Sunburn is the term for red, sometimes swollen and painful skin. It is caused by overexposure to ultraviolet (UV) rays from the sun. Sunburn can vary from mild to severe. The extent depends on skin type and amount of exposure to the sun. Sunburn is a serious risk factor for skin cancer and for sun damage.
First Degree Burn (Superficial Burn)
Factors that increase your chance of sunburn include:
- Exposure to the sun
- Light skin color
- Certain medications that may increase your sensitivity to the sun, such as antibiotics, diuretics (water pills), or oral contraceptives
- Geographical location: highest incidence in southern United States
The symptoms of sunburn vary from person to person. You may not notice redness of the skin for several hours after the burn has begun. Peak redness will take 12-24 hours.
- Nausea and vomiting in severe cases
Symptoms of shock, including:
- Low blood pressure
- Extreme weakness (in rare and serious cases)
A mild sunburn does not often require a visit to the doctor. However, if you have any of the above symptoms, seek medical attention. The doctor will ask about your symptoms and medical history. A physical exam will be done. For more severe cases of sun damage, you may be referred to a doctor who specializes in skin disorders. Dermatologists focus on skin issues.
Treatment will vary depending on the severity of the sunburn. The first and most important step in treatment involves getting out of the sun at the first sign of redness or tingling. Stay out of the sun until the skin is fully healed. This may take several weeks.
In addition, you can do the following:
- Apply a cool water compress to soothe raw, hot skin.
- Take over-the-counter anti-inflammatories.
- Take oral or topical corticosteroids. These will help to shorten the course of pain and inflammation. Topical steroids may not relieve skin redness.
- Take prescription antibiotics if an infection develops.
- Be extra careful to protect skin after it peels. The skin is very sensitive after peeling.
To prevent sunburn, you must shield your skin from the sun's rays.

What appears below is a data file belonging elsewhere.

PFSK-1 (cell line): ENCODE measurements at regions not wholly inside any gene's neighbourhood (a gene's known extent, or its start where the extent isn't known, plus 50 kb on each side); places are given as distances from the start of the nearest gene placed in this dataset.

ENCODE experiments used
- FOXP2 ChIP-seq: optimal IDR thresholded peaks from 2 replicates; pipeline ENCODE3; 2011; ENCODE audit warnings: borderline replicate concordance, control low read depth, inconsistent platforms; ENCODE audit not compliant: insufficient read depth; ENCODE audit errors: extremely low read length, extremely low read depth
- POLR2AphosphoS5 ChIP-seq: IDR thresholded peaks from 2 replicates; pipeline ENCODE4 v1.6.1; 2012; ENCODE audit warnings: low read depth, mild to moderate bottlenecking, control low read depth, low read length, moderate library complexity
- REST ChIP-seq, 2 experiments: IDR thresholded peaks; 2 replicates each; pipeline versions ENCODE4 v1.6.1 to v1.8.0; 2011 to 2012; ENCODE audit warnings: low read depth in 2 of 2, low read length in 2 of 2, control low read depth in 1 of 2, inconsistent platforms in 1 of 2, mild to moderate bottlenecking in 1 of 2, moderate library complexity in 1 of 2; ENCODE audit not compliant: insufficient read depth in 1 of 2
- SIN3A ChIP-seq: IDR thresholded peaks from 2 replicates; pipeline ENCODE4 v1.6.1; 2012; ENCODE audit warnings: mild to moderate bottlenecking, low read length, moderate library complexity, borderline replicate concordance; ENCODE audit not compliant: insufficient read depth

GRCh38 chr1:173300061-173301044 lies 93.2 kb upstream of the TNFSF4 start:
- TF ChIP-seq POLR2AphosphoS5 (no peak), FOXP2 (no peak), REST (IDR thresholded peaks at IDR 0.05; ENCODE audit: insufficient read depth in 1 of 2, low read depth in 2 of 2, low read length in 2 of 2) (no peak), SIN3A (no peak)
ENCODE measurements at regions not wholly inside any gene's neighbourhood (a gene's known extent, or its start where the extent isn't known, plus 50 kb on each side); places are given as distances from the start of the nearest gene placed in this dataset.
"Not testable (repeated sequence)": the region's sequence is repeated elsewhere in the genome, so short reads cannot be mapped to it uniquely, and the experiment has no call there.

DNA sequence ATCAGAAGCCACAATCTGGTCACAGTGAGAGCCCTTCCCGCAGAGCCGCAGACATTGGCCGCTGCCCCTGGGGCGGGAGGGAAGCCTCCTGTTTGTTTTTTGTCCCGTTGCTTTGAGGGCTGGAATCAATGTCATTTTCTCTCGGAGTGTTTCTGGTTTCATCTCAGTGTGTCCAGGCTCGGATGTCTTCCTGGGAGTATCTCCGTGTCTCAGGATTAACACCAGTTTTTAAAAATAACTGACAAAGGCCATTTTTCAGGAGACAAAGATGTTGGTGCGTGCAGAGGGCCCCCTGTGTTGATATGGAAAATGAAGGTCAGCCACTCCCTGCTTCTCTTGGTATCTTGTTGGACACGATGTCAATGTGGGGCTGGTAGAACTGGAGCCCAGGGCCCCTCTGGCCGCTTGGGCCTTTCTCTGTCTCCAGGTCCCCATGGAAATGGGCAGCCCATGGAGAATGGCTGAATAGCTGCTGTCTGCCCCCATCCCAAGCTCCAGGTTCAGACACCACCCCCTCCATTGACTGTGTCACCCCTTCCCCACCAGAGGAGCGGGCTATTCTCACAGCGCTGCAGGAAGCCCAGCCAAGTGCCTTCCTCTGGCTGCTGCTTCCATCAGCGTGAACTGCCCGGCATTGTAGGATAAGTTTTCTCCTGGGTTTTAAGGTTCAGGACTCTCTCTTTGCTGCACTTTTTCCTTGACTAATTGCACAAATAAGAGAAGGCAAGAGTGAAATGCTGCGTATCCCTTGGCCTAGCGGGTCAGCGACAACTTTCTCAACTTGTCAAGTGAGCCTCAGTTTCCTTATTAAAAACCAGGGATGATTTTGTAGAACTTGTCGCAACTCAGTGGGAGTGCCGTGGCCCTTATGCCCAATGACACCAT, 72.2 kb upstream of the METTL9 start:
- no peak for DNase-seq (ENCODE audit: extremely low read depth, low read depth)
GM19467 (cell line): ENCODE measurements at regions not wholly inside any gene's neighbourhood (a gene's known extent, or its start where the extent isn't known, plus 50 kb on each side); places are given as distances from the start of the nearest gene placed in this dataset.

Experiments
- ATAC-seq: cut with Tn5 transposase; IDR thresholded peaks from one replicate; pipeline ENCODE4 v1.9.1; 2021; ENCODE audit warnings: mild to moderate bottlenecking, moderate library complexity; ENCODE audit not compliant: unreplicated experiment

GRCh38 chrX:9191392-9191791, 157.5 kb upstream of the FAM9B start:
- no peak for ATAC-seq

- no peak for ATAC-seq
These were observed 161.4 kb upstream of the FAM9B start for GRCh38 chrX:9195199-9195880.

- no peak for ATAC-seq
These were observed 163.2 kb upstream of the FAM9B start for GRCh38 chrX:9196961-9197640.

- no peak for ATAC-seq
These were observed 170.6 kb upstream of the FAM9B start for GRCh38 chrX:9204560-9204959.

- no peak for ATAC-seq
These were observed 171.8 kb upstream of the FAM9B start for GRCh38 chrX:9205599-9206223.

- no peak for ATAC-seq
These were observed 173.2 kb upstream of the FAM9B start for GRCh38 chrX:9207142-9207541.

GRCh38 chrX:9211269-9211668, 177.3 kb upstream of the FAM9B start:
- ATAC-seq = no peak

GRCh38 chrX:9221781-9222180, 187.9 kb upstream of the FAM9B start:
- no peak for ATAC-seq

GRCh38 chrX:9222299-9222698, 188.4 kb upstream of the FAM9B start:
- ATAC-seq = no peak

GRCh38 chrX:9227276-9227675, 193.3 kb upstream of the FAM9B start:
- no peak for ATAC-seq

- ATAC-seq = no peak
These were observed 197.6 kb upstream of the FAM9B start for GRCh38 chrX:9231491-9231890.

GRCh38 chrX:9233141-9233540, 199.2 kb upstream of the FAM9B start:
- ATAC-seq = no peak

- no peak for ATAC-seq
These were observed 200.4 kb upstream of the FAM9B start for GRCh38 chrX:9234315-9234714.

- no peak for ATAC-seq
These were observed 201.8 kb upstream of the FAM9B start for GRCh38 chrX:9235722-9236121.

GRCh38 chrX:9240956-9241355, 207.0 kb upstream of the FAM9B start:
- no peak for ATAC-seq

- Avoid strong, direct sunlight.
- Plan outdoor activities early or late in the day to avoid peak sunlight hours between 10 AM-4 PM.
- Choose a sunscreen, sunblock, or special sunblock clothes with a sun protection factor (SPF) of at least 15. It should filter out both UVA and UVB rays.
- Apply sunscreen liberally, thoroughly, and frequently to all exposed skin. Do not forget the lips.
- Wear protective, tightly woven clothing, as well as a broad-rimmed hat and sunglasses.
Keep in mind that water is not a good filter. You can become sunburned while swimming or snorkeling. You can also become sunburned during the winter and on cloudy or foggy days.
American Academy of Dermatology
Skin Cancer Foundation
Canadian Dermatology Association
American Academy of Dermatology website. Available at: http://www.aad.org .
Faurschou A, Wulf HC. Topical corticosteroids in the treatment of acute sunburn: a randomized, double-blind clinical trial. Arch Dermatol . 2008 May;144(5):620-4.
Han A, Maibach HI. Management of acute sunburn. Am J Clin Dermatol . 2004;5:39-47.
Oliveria SA, Saraiya M, Geller AC, et al. Sun exposure and risk of melanoma. Arch Dis Child . 2006;91:131-8.
Sies H, Stahl W. Nutritional protection against skin damage from sunlight. Annu Rev Nutr . 2004:24:173-200.
Last reviewed January 2009 by ]]>Ross Zeltser, MD]]>
Please be aware that this information is provided to supplement the care provided by your physician. It is neither intended nor implied to be a substitute for professional medical advice. CALL YOUR HEALTHCARE PROVIDER IMMEDIATELY IF YOU THINK YOU MAY HAVE A MEDICAL EMERGENCY. Always seek the advice of your physician or other qualified health provider prior to starting any new treatment or with any questions you may have regarding a medical condition.
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